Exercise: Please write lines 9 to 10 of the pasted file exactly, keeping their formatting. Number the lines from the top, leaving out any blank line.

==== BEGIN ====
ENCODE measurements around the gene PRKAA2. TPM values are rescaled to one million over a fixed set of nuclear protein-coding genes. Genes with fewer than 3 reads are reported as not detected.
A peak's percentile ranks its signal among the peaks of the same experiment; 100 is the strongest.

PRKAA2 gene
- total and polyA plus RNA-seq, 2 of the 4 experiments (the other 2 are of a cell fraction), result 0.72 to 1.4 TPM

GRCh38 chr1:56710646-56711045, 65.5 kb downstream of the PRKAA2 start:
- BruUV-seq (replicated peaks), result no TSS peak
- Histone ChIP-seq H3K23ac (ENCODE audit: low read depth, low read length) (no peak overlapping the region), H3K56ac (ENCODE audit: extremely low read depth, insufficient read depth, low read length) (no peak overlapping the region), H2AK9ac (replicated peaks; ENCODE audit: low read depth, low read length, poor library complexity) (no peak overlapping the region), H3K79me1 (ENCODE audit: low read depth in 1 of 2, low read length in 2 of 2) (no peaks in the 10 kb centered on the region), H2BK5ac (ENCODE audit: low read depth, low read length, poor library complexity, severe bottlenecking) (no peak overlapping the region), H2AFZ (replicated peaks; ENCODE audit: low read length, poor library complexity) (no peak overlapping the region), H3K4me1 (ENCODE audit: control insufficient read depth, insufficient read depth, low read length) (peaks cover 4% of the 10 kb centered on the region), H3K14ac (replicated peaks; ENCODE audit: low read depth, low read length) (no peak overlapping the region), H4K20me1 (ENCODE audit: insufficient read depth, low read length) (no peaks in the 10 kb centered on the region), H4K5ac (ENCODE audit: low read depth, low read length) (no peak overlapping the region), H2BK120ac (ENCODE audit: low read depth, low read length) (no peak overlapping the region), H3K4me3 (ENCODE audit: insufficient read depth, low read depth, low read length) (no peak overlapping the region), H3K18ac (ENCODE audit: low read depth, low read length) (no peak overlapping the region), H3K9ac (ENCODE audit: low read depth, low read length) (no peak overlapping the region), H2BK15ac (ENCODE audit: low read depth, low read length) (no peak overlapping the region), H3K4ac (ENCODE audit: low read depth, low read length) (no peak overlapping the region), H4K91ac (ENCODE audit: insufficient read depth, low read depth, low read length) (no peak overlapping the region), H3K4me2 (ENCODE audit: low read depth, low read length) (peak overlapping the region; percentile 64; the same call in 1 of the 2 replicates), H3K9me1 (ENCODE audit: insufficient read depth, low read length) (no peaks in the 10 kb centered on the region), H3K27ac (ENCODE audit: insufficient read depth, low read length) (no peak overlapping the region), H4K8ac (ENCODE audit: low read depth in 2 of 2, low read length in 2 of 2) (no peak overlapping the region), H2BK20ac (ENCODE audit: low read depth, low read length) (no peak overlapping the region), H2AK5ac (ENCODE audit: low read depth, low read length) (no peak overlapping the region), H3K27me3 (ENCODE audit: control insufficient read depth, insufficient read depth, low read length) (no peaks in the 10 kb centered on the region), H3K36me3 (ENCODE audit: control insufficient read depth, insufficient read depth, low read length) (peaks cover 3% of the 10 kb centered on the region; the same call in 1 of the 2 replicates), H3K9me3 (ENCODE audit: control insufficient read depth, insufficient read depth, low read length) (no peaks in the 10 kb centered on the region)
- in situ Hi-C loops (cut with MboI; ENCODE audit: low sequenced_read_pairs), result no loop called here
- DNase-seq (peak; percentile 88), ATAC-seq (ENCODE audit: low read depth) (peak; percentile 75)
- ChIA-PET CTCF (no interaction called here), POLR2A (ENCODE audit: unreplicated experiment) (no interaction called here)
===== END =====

- DNase-seq (peak; percentile 88), ATAC-seq (ENCODE audit: low read depth) (peak; percentile 75)
- ChIA-PET CTCF (no interaction called here), POLR2A (ENCODE audit: unreplicated experiment) (no interaction called here)